The Utter Theatre of Liberation

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Many things are inevitable. Some just take a long time. For reasons unbeknownst to me, I said yes. It couldn’t have gone better…

Being swaddled in the vestments of a bloody artist may have gotten me as far as a pensioner existence, but it hasn’t yet blessed me with a cult following. Yesterday evening, I may just have found a short-cut.

Of course, I broke all the rules. The traditional laboured pace of stand-up comedy: peppering not necessarily innocent observation and measured pithy quip with gaps of subtle breathing designed to ease the extraction of a well-known dairy product, didn’t quite fit my subtextual morass. Rather, this would be skin of your arse survival, baby. It helped to be on.

An administrative glitch had meant that any reconnoitring of the town’s comedy culture would have to be done in situ; I begged myself a spot in the second set. The preceding parade of keen contributors kept so surprisingly clear of underpants and farting that for some awful seconds I contemplated doing a runner. Mercifully, the infectious spirit of amateurism intervened – presenting myself to the compere in the interval, I also begged off joining in the rudimentary participatory theatre games inserted in the program as an amuse bouche: “I didn’t wish to expose my persona.” Some things remain sacred.

My agent self hadn’t gotten off his arse to forward my bio – my intro featured but one as yet unjustified superlative, and no hint, had I lost count – that it was my turn. Eight steps from the stage, there was no reason to suppress immediate muttering; if the mouth was going to save me, it couldn’t really be subject to decorum. I was handed my first ever contact with a dreaded microphone beastie – even if I had prepared a witty line of reasoning with which to dissect its presence in my left fist, I swear that was the last I saw of it. Although, now that you mention it, this morning’s stiff neck may stem from an internalised cramp.

Going out empty-handed is the basic plot of every actors’ nightmare: the dream traces the show’s flavours and premise, and then, presto it is opening night. Nothing is where it should be, least of all your head. For some reason your fellow actors are not always thrilled by your otherwise healthy impulses. You are doomed.  On the other hand, going out empty-handed for a clown turn may have its blessings – it enforces minimalism, you get quickly immersed in your vulnerability.  Somehow the nakedness feels contagious – the room fathoms the absence of conniving rehearsal hijinks, your breathlessness becomes their breathlessness…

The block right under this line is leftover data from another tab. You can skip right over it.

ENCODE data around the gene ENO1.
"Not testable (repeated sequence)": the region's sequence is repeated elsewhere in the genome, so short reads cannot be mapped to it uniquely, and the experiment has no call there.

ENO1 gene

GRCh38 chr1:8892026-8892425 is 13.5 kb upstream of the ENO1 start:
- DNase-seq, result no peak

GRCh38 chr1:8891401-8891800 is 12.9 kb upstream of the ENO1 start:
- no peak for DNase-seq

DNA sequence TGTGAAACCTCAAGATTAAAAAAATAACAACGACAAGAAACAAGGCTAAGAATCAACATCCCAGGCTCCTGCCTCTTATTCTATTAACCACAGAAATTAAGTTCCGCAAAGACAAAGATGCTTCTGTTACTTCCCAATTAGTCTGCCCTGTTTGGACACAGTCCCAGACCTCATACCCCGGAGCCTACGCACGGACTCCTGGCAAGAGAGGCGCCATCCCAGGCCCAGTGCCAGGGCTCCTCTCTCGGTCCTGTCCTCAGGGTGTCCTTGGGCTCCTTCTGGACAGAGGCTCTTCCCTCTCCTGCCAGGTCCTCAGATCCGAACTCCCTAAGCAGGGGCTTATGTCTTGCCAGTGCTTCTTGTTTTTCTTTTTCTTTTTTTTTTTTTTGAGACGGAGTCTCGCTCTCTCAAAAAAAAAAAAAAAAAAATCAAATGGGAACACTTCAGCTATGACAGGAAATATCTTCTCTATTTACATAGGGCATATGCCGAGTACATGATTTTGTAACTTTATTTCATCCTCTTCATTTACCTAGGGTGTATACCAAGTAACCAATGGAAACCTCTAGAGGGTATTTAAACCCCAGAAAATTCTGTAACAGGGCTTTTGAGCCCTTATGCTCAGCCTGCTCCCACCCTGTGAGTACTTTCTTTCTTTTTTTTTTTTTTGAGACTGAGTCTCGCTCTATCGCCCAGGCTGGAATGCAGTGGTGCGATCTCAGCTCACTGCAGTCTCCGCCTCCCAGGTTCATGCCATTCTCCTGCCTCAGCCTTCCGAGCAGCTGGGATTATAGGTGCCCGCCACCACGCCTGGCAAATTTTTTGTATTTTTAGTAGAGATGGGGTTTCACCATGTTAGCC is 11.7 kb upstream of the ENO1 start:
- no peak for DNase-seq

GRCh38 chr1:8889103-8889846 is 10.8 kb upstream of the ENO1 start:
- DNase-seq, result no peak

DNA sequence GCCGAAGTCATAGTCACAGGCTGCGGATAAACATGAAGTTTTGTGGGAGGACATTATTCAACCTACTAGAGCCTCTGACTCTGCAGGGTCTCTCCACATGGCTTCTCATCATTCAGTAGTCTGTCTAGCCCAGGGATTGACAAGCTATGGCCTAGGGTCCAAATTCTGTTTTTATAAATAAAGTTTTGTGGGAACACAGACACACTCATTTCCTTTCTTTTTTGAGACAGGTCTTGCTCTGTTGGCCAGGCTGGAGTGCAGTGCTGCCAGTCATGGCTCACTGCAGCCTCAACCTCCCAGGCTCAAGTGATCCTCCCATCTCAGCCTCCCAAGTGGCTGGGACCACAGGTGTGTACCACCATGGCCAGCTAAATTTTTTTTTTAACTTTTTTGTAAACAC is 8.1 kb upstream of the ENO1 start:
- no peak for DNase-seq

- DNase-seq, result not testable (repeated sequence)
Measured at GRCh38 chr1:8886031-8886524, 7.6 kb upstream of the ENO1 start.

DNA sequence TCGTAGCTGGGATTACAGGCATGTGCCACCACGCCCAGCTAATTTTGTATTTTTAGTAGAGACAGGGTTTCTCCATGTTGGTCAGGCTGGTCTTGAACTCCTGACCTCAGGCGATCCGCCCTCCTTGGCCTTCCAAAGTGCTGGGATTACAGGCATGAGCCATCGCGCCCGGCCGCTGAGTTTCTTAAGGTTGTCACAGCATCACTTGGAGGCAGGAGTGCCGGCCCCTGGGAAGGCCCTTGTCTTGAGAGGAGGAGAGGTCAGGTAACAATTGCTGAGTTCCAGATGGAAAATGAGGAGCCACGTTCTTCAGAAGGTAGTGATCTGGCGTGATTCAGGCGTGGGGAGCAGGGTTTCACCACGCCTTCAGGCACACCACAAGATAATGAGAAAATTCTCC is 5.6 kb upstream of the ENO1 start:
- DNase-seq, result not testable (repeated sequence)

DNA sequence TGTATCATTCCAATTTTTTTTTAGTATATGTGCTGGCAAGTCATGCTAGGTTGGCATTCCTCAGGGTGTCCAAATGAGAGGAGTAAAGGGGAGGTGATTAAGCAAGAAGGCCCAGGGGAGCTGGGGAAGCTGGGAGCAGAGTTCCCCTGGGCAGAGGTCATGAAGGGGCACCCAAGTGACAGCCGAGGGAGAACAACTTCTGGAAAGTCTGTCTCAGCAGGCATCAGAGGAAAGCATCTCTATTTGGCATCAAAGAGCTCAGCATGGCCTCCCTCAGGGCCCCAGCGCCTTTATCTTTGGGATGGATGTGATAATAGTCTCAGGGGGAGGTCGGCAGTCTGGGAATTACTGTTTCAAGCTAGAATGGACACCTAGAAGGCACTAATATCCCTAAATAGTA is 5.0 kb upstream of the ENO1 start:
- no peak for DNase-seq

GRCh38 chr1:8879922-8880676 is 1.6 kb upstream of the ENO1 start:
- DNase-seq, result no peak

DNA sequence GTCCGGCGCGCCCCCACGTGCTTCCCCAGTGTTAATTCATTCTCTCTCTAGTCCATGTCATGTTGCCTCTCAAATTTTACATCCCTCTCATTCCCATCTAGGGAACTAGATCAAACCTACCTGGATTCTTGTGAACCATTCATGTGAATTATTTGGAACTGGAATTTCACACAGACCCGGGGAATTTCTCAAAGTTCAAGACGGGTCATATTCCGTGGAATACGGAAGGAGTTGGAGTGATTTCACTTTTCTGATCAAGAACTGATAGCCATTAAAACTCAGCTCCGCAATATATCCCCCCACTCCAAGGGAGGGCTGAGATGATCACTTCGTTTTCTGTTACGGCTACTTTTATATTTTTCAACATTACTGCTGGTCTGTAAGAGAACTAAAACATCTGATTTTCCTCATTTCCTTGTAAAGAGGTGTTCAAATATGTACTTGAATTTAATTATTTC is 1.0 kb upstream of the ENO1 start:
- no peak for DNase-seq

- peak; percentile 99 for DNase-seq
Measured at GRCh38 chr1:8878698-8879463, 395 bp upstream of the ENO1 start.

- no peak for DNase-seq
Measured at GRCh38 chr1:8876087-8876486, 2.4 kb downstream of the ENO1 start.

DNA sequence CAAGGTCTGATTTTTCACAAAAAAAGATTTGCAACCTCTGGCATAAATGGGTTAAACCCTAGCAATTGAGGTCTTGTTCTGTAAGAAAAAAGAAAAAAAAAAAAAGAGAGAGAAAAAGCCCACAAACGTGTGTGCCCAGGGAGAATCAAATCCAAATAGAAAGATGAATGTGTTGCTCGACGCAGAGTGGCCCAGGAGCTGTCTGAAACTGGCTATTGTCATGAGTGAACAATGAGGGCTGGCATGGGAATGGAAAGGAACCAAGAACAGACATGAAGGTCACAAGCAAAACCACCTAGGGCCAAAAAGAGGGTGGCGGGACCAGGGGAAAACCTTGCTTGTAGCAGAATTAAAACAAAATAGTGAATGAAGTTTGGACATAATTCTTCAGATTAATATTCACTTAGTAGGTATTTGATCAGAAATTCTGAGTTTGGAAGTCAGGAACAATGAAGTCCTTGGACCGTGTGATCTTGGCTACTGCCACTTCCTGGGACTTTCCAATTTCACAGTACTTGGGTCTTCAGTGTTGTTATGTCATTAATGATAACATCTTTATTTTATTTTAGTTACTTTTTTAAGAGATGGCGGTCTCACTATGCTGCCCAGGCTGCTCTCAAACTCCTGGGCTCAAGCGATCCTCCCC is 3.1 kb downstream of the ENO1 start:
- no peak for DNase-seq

At an early point the fever set in. Moments vanished in time. None of the measured composure of the chronically suave, this was the frenzied rant of the dispossessed. Unleashed among his passions, and not protected by the faintest glimmer of a dramaturgy, the performer felt more performed than performing. Any soothing rehearsed character progression were rudely sacrificed for, at best, scattered snippets of life’s universal themes. Reference points were established, ignored, trounced upon and almost coincidently retrieved in the nick of time.

Maybe I started with psychic confession – who knows? After no more than 45 seconds, I was prematurely declaring that this was going brilliantly; forced by the responsive splash of laughter to justify this perhaps premature observation, I inadvertently exposed a trade secret: the comic monologue that you witness is ‘iceberg material’. Our meeting actually began long ago, popping up in unclaimed moments for up to several weeks – in the shower perhaps – the fantasies of meeting your very own, wonderful audience people…  If there was a theme it had little to do with the ponderings of my innards, and much to do with the forces rampant in the room. Asked afterwards if I had prepared any of the material, I had to admit that some elements were vaguely recycled from once long ago when I amused myself on the collapsable lecture circuit with something once deemed theatre. But then, bound by artistic considerations of good taste, and enduring the heavy responsibility of providing a wonderful evening, I would take standard protective measures; a text had been harvested, culled and winnowed. Now, in the identical generic costume, but without the props or transition management schemes, I was freed.  No longer the host, I could launch a guerilla attack on the more predictable rites of the peripheral stand-up industry. Given the flimsy frame of ‘fill eight minutes’, it would be a mad scramble to the top of the only available pinnacle in the house. Survival was not an issue.

About bembodavies

Theatre worker who long ago abandoned theatres, I remain adept at fabricating projects out of thin air. All proposals welcome.
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